In April 2017, a group of European experts visited Astana, Dushanbe, and Tashkent to hold a series of workshops for border agencies on law enforcement ethics and the fight against corruption. 

Following the working meetings on trade facilitation measures that took place in Kazakhstan, Kyrgyzstan, and Tajikistan, this BOMCA activity continued in Turkmenistan, gathering international and local experts to discuss current trade and customs procedures being applied and their compliance with the WTO trade facilitation agreement.

Between April 5-10 2017, a workshop for border guard and customs training institutions of Kyrgyzstan and Tajikistan was held, gathering key partners from higher educational institutions forming border delegates and customs officers as well as training centres of Border and Customs services. The events were facilitated by experts from the College of State Border Guard of Latvia, Riga Technical University, and the Lithuanian Customs training centre. 

Risk assessment and management are of key importance in Customs work and crucial to proactive decision-making relevant to successfully performing  Customs controls. Risk management provides for timely and appropriate measures, actions, and operations to prevent mitigate or avoid risk and its consequences.

On 25 November 2015 the European Commission adopted the proposal to grant inclusion in the extended Generalized Scheme of Preferences (GSP+) to Kyrgyzstan. After consideration by the Council and the European Parliament, the EU regulation granting it was published in the Official Journal of the EU on 26 January 2016, and came into effect the following day. The decision of the European Union to grant GSP+ status to the Kyrgyz Republic opened up new potential in economic relations and offered opportunities for Kyrgyzstan to increase and diversify its exports and strengthen its economy. The GSP+ means full removal of tariffs on more than 6,000 product categories, Kyrgyz exporters are now able supply to the European Union at a zero tariff rate agricultural products such as fruits, processed fruits (canned fruits, juice), dried fruits (walnuts, almonds, pistachios), food products, tobacco, textiles, felt products, clothing (including leather), and carpets.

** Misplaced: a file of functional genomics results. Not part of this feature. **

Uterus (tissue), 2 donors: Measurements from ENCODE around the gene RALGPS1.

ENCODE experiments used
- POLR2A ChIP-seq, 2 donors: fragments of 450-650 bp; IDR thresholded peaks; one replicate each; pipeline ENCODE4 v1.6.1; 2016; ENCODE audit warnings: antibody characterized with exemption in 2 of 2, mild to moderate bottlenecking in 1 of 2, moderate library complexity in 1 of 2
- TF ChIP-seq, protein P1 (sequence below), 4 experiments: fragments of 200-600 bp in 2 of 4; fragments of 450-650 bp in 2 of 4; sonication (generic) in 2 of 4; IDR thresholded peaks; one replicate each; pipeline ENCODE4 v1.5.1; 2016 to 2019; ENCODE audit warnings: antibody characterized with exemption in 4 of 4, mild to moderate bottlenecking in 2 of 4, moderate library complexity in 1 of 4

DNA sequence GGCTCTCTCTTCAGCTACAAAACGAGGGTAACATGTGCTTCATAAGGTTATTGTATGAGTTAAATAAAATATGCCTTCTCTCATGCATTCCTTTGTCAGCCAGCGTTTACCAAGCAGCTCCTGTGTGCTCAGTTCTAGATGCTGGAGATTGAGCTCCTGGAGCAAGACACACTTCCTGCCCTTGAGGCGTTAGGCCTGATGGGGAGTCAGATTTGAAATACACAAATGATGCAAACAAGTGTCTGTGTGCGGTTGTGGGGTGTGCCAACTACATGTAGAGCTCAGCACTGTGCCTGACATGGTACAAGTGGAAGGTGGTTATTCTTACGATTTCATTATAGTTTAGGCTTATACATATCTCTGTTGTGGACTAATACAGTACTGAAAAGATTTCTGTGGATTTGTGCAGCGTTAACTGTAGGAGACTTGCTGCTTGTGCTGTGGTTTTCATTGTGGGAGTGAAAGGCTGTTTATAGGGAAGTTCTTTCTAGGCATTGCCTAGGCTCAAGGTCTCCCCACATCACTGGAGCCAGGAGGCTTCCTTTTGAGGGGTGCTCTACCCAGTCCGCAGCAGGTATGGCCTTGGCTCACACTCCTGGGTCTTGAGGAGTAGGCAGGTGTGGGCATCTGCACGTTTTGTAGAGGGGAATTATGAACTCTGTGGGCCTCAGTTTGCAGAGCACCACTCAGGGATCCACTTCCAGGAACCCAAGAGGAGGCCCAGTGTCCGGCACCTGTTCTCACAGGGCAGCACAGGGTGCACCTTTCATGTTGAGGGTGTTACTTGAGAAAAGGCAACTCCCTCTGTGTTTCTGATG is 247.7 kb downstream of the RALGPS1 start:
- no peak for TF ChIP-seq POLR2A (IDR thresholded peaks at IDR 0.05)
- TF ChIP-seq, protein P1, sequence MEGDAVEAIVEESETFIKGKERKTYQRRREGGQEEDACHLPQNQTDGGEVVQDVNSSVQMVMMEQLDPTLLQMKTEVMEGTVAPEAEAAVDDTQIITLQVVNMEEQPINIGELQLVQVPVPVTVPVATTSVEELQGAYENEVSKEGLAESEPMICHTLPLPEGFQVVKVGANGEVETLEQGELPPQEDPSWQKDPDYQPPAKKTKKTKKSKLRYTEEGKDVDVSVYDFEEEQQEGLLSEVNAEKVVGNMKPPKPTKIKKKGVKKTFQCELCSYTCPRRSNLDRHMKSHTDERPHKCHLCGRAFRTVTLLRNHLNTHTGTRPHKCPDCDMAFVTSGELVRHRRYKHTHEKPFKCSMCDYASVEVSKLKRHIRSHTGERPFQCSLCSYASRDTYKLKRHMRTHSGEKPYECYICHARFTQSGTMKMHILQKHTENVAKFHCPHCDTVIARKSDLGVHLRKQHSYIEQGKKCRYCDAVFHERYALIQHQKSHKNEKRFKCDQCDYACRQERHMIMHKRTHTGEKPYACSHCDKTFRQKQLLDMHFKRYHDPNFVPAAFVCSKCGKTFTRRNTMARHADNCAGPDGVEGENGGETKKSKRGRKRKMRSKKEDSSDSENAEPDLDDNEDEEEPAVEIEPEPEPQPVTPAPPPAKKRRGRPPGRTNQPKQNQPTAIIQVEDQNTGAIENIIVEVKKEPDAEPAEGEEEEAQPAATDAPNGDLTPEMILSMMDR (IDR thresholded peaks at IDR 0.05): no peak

Between 14-16 March BOMCA Technical Mission experts visited Astana to evaluate the compatibility of the existing customs officer training system with World Customs Organization (WCO) professional standards and recommendations of the European Commission Directorate-General for Taxation and Customs Union (DG TAXUD).

From 14-16 March BOMCA-invited training experts conducted a national workshop on human resources management and financial planning and control for relevant national experts from the customs, border and phytosanitary agencies of Turkmenistan. The EU expert team consisting of senior management representatives from the State Revenue Service and the State Border Service of Latvia brought their knowledge and expertise to share with Turkmen partners.

A national workshop on terrorist identification and profiling was held in Bishkek between 14-16 March, gathering professionals from the State Security Service, the Ministry of Interior and the Border Service dealing with identification and profiling issues.